Trade officials gathered in Japan on Monday for two days of talks to try to forge a trade pact that U.S. President Donald Trump abandoned last year, but the new 11-member club risks getting bogged down by resistance from Canada.
The member countries of the Comprehensive and Progressive Agreement for Trans-Pacific Partnership (CPTTP), also known as TPP 11, reached a basic agreement on the pact in November.
But Canada is holding out to secure protection of its cultural industries, like movies, TV, and music, and has said it will not be rushed into signing a deal that other members hope to conclude by March.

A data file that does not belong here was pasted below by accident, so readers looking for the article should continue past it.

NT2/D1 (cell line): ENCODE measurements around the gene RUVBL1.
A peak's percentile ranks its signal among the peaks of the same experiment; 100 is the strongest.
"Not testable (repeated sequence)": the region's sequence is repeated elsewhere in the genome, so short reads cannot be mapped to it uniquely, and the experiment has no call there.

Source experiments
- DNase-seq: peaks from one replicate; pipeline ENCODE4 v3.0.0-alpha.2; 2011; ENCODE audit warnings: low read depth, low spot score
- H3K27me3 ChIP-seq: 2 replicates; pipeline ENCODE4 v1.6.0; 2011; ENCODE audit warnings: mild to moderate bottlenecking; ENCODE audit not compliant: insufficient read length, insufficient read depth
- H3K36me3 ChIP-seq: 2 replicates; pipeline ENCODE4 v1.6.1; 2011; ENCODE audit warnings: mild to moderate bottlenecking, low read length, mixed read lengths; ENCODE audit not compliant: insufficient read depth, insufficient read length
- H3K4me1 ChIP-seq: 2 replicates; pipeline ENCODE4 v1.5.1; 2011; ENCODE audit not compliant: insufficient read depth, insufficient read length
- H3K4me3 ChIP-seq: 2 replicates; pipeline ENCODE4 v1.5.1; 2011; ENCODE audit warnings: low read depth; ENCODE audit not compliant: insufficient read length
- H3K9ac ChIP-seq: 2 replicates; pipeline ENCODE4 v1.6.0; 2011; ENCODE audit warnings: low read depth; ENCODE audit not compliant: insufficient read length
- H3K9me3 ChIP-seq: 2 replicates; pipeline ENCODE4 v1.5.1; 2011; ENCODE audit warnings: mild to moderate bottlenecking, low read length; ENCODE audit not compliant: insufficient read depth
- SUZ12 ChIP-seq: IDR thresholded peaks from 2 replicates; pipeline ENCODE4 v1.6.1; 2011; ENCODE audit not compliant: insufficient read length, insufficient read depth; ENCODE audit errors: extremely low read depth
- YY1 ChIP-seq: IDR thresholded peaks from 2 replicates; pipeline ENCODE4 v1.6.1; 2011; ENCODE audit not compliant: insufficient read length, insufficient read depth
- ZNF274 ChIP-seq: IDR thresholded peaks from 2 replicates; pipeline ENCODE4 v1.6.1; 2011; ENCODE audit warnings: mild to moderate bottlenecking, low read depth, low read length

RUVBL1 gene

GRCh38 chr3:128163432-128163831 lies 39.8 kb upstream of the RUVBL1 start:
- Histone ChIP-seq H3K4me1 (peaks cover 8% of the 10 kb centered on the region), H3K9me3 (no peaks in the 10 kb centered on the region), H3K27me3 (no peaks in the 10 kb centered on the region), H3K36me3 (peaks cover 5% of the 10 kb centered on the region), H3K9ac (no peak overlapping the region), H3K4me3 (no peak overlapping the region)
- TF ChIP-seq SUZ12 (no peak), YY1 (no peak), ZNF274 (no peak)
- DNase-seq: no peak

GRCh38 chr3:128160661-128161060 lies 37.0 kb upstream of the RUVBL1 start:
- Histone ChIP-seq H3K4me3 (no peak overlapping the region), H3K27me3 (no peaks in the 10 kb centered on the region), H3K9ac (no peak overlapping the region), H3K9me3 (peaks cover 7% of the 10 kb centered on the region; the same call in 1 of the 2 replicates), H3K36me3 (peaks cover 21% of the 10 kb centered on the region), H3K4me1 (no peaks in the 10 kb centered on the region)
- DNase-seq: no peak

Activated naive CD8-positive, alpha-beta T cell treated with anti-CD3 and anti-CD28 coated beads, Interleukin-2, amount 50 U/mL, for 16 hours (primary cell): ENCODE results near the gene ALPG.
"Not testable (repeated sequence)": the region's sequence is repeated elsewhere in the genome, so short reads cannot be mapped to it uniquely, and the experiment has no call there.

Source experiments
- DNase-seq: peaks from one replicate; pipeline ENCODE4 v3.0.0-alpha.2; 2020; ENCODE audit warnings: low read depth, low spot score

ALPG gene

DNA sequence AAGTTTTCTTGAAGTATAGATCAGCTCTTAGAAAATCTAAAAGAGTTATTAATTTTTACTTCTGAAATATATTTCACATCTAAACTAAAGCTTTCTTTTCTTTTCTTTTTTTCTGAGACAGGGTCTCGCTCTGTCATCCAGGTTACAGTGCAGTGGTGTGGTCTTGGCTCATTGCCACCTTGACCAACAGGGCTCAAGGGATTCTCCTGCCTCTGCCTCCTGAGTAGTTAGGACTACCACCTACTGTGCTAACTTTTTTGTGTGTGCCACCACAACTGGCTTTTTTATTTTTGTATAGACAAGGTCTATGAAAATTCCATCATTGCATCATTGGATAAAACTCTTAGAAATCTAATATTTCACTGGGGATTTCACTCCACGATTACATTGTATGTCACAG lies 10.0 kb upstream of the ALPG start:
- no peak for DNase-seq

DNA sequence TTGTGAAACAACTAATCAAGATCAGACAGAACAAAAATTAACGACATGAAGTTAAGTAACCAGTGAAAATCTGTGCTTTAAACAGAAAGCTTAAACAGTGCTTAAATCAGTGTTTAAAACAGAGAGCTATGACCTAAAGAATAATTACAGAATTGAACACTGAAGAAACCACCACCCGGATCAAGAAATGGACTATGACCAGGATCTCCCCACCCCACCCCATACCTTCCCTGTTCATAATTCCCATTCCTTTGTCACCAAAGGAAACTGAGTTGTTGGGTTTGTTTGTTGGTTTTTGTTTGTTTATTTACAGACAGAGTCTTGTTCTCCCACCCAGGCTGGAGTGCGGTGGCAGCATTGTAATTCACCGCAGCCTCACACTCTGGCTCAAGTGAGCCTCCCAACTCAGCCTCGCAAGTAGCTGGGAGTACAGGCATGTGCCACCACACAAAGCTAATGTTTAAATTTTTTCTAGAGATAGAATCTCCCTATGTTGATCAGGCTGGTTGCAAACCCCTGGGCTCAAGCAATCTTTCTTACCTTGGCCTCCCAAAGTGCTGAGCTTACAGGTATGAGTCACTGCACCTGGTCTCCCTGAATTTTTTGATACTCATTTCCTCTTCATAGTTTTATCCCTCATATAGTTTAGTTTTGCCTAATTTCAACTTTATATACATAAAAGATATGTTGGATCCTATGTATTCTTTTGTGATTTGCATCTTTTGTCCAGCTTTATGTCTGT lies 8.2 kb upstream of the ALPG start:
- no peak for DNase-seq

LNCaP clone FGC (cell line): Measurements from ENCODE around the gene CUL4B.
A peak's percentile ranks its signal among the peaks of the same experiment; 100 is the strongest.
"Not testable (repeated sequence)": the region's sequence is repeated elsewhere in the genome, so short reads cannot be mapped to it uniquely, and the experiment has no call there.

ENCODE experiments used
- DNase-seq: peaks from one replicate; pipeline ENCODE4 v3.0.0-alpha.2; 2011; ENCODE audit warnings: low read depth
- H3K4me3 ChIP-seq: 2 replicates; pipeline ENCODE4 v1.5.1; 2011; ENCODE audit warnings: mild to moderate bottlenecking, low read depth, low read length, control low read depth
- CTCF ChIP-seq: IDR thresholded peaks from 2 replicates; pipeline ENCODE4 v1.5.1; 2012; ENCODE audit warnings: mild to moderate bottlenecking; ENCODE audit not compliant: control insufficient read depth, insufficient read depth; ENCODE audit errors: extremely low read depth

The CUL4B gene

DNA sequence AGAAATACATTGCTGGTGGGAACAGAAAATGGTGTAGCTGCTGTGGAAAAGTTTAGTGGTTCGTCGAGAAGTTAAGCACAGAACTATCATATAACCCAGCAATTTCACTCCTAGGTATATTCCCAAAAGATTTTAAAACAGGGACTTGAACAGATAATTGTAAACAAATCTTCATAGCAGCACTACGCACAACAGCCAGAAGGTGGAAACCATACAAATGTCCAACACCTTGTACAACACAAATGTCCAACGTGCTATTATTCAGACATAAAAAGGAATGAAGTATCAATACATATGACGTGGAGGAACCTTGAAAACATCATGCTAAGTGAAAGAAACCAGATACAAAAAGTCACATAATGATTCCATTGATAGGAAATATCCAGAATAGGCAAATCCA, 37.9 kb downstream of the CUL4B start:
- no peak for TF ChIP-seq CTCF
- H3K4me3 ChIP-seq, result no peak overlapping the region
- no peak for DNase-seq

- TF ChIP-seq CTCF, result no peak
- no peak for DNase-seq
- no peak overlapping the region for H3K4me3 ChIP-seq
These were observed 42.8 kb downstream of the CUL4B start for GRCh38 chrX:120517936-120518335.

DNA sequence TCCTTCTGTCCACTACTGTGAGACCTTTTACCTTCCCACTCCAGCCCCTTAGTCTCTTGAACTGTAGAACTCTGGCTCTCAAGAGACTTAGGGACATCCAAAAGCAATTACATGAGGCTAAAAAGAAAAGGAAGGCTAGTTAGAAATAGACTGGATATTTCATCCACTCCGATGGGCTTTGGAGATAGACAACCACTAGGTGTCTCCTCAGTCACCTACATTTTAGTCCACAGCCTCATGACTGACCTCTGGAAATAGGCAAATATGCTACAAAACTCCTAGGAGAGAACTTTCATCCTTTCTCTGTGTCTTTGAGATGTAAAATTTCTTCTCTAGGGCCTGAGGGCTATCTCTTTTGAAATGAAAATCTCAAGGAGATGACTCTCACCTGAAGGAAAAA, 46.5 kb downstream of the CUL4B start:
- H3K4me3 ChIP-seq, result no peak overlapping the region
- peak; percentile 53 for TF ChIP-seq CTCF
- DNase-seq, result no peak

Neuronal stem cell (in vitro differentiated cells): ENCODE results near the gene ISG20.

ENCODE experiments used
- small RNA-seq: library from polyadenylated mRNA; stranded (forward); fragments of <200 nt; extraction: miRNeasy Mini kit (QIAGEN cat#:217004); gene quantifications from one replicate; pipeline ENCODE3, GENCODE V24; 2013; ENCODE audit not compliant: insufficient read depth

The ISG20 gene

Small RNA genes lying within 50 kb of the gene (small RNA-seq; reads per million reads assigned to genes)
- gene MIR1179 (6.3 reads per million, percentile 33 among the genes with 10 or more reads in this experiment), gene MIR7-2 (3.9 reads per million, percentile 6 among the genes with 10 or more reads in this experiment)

That is casting a shadow over a meeting of trade officials from member countries this week in Tokyo and raises questions about the economic benefits of a pact that doesn’t bring Canada into the fold.
“There are still gaps,” between Canada and other members, Kazuhisa Shibuya, Japan’s senior TPP official, told reporters after the first day meetings, according to Kyodo news agency.
The economic impact of the TPP would be “significantly further eroded” if Canada postponed its decision to join, said Rajiv Biswas, Asia-Pacific chief economist at IHS Markit.
After Trump pulled the United States out of the agreement last year, Japan took a leading role in pushing for a replacement pact.
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